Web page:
This album by Jason Bays’ trio displays an impressive sustainability, nicely retaining a consistent overarching sound and style. Vocally, frontman Bays evokes Robert Smith combined with the deliberately lazy delivery of Craig Nicholls at his most melodic and nostalgic. Indeed, The Vines partly describes the type of dreamy guitar rock The Spires aspire to create (minus that Australian band’s amp blowouts). Sonically, this album feels British in flavor, occasionally echoing the Cure and the Clash. Dreamconfusion opens with “Beautiful Cellophane” — melodic rock with ’60s British psychedelic punctuations and Hendrixian guitar solos. “Pretty Lonely in a Car” and “A Re-Creation of Everyday Life” are stellar extensions of that vibe. There’s a touch of Talking Heads in the melancholy informing “Big Blue Nothing.” The pounding percussion girding “Playing for Change in a World of Wonder” showcases Brook Dalton’s diverse drumming. Like a Hostess Twinkie, Dreamconfusion gets soft and creamy in the middle (dirge-y “A Boy Named Cloud”; “Future Perfect Home,” which overkills the dreaminess by layering Luke McAuliffe’s violin and a guitar solo straight from a Chris Isaak single). The album regains some momentum with “Tea With Demons,” “Time Zones,” the short, contemplative “Crashing Amp,” and the majestic, slow-burning “Losers,” determined to end on a trippy high.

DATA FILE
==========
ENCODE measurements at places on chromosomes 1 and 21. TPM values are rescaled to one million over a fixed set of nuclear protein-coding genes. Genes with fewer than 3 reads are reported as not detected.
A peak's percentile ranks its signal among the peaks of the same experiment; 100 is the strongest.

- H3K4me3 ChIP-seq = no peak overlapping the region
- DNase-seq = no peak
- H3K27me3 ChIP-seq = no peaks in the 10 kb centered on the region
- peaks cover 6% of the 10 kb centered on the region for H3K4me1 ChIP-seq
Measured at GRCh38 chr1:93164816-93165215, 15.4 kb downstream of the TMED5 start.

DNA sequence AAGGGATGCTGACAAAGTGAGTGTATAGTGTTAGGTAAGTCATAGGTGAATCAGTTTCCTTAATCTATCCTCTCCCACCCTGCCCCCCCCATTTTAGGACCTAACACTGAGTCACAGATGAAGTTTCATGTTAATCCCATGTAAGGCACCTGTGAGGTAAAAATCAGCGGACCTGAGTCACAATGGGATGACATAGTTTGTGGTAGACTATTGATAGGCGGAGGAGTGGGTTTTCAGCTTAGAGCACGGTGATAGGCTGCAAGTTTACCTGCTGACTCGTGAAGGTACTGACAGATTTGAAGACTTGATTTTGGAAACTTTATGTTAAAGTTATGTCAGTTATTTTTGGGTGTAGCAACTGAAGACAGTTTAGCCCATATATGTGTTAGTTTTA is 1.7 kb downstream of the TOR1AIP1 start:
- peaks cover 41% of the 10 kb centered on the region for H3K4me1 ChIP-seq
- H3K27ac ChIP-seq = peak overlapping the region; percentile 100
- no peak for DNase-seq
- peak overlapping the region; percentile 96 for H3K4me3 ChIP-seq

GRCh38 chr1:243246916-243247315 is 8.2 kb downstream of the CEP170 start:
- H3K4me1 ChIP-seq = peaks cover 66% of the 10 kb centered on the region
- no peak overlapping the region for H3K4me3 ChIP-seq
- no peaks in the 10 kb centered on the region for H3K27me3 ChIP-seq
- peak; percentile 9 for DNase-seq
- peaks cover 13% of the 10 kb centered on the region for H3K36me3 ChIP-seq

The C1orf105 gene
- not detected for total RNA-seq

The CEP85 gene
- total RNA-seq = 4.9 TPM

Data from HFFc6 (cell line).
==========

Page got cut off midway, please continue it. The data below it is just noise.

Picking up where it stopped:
Available at